This week, The Compass offers its annual “Total Household” edition to every Catholic household in the Green Bay Diocese. That means 340,000 of you are seeing this paper.
We are the Catholic Church. However, we are also the “catholic” church with a lower case “c”: As in “one, holy, catholic and apostolic church,” the words we pray Sundays in the Creed.
Most people think “catholic” in the Creed means “Roman Catholic,” referring only to those united under the pope in Rome and separate from other denominations.
However, the word “catholic” has been part of the faith expressed in that Creed since long before the Protestant Reformation of the 16th century, or even the Great Schism of the East and West in 1054 A.D.
It was in the first Christian century that St. Ignatius of Antioch, martyred in 117 AD, first used “catholic church” in a letter (around 110 AD) to Christians in Smyrna (now in Turkey). He wrote, “Wherever Jesus Christ is, there is the catholic church.”
Here Ignatius showed us the real meaning of “catholic”: to belong to Christ. This means belonging to the universal church that accepts one Lord and savior, Jesus Christ, accepts one baptism and one Eucharist, and strives to love God and one another as it works for and looks forward to the coming of the Kingdom of God.
That’s what the lower case “c” in our Creed means: it doesn’t mean “Catholic” as in a denomination; it means “catholic” in the sense that the original Greek word katholikos, meant “universal” and came from a phrase means “dealing with the whole.”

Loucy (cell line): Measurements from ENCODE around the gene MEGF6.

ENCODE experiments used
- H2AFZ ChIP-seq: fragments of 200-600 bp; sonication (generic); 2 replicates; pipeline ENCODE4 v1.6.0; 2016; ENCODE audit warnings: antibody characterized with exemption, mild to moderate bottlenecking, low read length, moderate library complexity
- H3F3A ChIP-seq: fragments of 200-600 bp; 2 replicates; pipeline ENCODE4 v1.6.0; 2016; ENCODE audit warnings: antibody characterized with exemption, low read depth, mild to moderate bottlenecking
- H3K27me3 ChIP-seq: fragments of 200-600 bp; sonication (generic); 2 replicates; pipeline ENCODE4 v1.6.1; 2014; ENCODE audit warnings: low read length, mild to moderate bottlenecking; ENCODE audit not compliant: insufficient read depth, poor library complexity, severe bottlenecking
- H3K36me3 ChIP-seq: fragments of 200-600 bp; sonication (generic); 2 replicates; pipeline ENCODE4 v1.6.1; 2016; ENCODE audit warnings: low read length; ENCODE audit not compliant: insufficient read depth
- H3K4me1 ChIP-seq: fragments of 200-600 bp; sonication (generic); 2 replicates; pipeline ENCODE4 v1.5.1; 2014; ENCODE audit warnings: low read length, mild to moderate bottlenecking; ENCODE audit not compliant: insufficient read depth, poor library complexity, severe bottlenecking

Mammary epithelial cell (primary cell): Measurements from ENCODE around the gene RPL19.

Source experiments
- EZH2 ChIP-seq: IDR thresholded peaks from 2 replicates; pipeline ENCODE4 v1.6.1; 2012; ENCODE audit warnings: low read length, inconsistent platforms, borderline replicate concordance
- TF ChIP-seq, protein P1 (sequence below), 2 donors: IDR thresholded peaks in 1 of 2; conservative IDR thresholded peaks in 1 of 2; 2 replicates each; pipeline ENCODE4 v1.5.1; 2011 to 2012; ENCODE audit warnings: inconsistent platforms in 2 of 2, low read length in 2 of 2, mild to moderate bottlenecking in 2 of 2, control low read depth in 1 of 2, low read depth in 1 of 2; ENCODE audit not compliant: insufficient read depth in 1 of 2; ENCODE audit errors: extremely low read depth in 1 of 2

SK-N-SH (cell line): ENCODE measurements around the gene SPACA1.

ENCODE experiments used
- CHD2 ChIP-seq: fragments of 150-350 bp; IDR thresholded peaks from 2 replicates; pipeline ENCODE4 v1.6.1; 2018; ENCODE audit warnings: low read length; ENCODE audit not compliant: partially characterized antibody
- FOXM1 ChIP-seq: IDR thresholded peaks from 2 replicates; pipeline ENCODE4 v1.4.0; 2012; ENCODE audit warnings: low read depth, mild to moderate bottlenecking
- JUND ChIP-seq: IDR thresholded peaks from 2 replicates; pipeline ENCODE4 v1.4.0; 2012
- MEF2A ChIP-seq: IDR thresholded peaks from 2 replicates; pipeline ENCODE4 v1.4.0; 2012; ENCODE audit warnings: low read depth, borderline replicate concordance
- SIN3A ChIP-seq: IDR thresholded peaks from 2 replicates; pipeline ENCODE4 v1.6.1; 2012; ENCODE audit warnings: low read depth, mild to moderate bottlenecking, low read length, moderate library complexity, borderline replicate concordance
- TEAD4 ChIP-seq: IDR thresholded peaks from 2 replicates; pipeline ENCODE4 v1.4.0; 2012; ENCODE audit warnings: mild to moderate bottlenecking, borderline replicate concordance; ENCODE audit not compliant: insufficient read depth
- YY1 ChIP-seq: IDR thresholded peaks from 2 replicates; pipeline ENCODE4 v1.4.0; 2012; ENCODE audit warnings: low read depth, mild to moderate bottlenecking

So “catholic” really means “Here comes everybody,” because, in a very real sense, the church of Christ is a whole, undivided because we are all one in Christ. And remember, other faiths pray this very same creed — written in the 4th century — on Sundays. Lutherans, Episcopalians and Methodists, among others, all pray for the universal (“catholic” with a lower case “c”) church.
Now, since we live on the human side of eternity, we know that our universal nature in Christ — our “catholicity” with a lower case “c,” is not yet perfect. We have divisions. But it is our job as Christians to work toward perfect unity. That is what it means to evangelize, one of the key themes in Bishop David Ricken’s 2011 pastoral (see pp. 10-17).
“To evangelize means: to show this path — to teach the art of living,” Pope Benedict XVI said about “the new evangelization” that has been such a theme of his own pontificate. The Holy Father added that this “art of living” brings joy to others — just as Christ brought joy when he walked on earth.
As we walk through Holy Week toward Easter, the most joy-filled time in our Christian year, we will see many new faces at church. “Here comes everybody” will take on new meaning.
And that means we will have many opportunities to say, “Welcome. Let’s share the joy.”
Christ came that all might be one (Jn 17:21), that joy and faith in God might be universal — “catholic,” if you will.
This edition of The Compass seeks to evangelize. We ask you to join us in the mission, given by Christ, to make joyful disciples of all nations.
It’s our job as “catholic” Christians to evangelize in our everyday world. As we enter Holy Week and Easter, remember “Here comes everybody.” Be prepared to say, “Welcome!”